Sustainable Youth Ministry is a must read for every youth minister and pastor, and I highly recommend The Sustainable Youth Ministry Study Guide as an addition to the book to help train parents, ministry leaders, and volunteers in the local church. I am very excited for the impact that this tool will have on youth ministry when coupled with Sustainable Youth Ministry the book.
To find out more about The Sustainable Youth Ministry Study Guide, Sustainable Youth Ministry the book, or Youth Ministry Architects, please visit Youth Ministry Architects at ymarchitects.com.
A Review of Total Truth: Liberating Christianity from Its Cultural Captivity, By Nancy Pearcey
"They mean to tell us all was rolling blind, till accidentally it hit on the mind." – Robert Frost
The theologian and minister A.W. Tozer is quoted as saying, “Nothing less than a whole Bible can make a whole Christian.” While this is true Christian thinking, it would also have to be equally true that nothing less than a whole person can make a whole Christian. Both must be true. This would include our mind, our thinking, and our vocations. Nancy Pearcey addresses this point in her book Total Truth: Liberating Christianity from Its Cultural Captivity.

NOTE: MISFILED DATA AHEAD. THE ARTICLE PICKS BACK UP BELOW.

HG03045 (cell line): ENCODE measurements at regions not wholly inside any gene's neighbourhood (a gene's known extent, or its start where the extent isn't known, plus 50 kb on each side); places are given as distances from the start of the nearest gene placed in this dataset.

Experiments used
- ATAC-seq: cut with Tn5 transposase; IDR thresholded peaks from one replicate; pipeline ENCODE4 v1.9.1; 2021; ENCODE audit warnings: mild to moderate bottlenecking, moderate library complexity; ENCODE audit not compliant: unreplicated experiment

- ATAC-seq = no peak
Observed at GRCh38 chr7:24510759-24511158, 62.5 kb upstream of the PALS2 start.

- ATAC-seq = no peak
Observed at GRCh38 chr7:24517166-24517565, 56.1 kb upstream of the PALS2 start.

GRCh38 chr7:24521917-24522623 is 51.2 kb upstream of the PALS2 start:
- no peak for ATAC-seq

In Total Truth, Pearcey addresses the issue of the false dichotomy between the sacred and the secular. The divide between the sacred and the secular is a false dichotomy. This is dualism and a plague, according to Pearcey, which does not reflect a true Christian worldview. Pearcey seeks to recapture the idea, which our early church fathers had, that “all truth is God’s truth” and that this truth is to be lived out in every area of our lives. She states that the “total truth” captures all of life and reality. We are to be integrated and whole human beings, living in the world, while living out our faith consistently in a manner that brings glory to our God. As the Apostle Paul puts it in Colossians 3:17, “whatever you do in word or deed, do all in the name of the Lord Jesus, giving thanks to God the Father through Him.” This is a more accurate picture of a life lived by a whole, and integrated, Christian.